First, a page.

Genetic investigation of patients with tall stature

Edoarda Vasco de Albuquerque Albuquerque, Mariana Ferreira de Assis Funari, Elisângela Pereira de Souza Quedas, Rachel Sayuri Honjo Kawahira, Raquel Soares Jallad, Thais Kataoka Homma, Regina Martin, Vinícius Nahime Brito, Alexsandra C Malaquias, Antonio Marcondes Lerario, Carla Rosenberg, Ana Cristina Victorino Krepischi (+3 others)
2019 European Journal of Endocrinology  
Context: Patients with tall stature often remain undiagnosed after clinical investigation and few studies have genetically assessed this group, most of them without a systematic approach. Objective: To assess prospectively a group of individuals with tall stature, with and without syndromic features, and to establish a molecular diagnosis for their growth disorder. Design: Screening by karyotype (n=42), chromosome microarray analyses (CMA) (n=16), MS-MLPA (n=2) targeted panel (n=12) and whole
more » ... ome sequencing (n=31). Patients and methods: We selected 42 patients with tall stature after exclusion of pathologies in GH/IGF1 axis and divided them into syndromic (n=30) and non-syndromic (n=12) subgroups. Main outcome measures: Frequencies of pathogenic findings. Results: We identified 2 patients with chromosomal abnormalities including SHOX trisomy by karyotype, one 9q22.3 microdeletion syndrome by CMA, two cases of Beckwith-Wiedemann syndrome by targeted MS-MLPA analysis and 9 cases with heterozygous pathogenic or likely pathogenic genetic variants by multigene analysis techniques (FBN1=3, NSD1=2, NFIX=1, SUZ12=1, CHD8=1, MC4R=1). Three of 20 patients analyzed by WES had their diagnosis established. Only one non-syndromic patient had a definitive diagnosis. The sequential genetic assessment diagnosed 14 out of 42 (33.3%) tall patients. Conclusion: A systematic molecular approach of patients with tall stature was able to identify the etiology in 13 out of 30 (43.3%) syndromic and 1 out of 12 (8.3%) non-syndromic patients, contributing to the genetic counseling and avoiding unfavorable outcomes in the syndromic subgroup.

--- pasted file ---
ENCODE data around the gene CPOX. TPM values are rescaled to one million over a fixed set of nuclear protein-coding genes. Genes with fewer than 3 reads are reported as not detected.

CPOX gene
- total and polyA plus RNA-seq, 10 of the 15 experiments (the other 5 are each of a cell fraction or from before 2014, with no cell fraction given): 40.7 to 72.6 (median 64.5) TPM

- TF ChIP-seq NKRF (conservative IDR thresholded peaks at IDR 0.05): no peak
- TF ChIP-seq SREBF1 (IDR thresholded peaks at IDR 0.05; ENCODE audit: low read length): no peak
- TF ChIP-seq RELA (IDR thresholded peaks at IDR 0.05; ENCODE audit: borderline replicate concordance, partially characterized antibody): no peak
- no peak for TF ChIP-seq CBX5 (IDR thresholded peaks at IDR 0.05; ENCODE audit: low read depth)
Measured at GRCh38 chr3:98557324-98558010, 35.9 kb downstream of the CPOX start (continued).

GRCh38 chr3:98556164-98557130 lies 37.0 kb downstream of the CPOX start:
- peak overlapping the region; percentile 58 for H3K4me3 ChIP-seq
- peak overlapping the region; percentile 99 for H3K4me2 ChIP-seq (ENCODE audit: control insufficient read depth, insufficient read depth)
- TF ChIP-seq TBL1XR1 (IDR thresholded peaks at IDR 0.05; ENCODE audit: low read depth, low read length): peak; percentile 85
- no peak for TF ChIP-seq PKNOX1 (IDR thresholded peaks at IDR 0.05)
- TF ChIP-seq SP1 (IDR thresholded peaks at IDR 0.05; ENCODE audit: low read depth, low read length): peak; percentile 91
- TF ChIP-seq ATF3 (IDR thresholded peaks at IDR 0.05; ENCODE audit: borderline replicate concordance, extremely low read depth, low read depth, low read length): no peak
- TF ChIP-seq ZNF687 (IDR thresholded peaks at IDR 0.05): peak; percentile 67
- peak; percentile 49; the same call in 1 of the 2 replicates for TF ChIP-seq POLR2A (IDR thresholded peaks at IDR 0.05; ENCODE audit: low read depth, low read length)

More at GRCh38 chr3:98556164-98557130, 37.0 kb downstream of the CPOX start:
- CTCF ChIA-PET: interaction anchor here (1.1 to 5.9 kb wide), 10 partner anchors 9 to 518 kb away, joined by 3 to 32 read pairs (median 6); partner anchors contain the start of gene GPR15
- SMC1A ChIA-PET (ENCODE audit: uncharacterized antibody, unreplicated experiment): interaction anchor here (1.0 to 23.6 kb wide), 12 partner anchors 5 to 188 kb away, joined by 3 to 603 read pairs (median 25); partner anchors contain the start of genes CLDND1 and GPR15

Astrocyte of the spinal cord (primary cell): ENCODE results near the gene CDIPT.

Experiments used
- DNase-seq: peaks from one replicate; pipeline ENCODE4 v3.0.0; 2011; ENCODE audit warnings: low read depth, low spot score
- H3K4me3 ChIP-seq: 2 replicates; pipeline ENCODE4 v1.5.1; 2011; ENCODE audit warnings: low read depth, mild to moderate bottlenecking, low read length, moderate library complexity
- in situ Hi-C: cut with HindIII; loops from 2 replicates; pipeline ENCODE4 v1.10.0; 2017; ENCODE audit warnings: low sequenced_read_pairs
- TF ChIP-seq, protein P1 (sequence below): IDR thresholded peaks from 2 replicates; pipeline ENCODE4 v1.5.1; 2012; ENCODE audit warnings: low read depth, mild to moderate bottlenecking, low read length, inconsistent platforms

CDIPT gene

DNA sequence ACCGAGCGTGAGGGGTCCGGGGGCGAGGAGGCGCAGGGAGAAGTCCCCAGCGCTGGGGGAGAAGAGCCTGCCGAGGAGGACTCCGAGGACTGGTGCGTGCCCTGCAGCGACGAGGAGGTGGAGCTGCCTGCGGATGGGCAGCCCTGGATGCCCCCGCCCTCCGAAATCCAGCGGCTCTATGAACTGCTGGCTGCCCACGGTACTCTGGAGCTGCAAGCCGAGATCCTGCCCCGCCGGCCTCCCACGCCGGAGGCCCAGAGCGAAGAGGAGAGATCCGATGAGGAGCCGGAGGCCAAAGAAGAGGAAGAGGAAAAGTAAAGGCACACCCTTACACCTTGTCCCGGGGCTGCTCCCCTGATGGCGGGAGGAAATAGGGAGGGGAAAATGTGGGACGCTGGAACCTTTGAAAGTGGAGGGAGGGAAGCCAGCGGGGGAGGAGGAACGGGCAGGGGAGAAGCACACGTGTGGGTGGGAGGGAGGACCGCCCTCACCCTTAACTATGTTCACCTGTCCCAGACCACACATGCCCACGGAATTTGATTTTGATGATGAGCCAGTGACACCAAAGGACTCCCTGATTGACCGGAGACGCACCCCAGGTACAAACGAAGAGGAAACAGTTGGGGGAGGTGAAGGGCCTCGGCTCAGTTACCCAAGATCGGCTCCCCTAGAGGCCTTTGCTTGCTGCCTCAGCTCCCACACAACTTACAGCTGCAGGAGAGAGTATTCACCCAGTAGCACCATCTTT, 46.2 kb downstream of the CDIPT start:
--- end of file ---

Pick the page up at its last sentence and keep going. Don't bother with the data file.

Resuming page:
doi:10.1530/eje-19-0785 pmid:31751304 fatcat:ruxbzf5k2rbetg2tnpzfsvkivm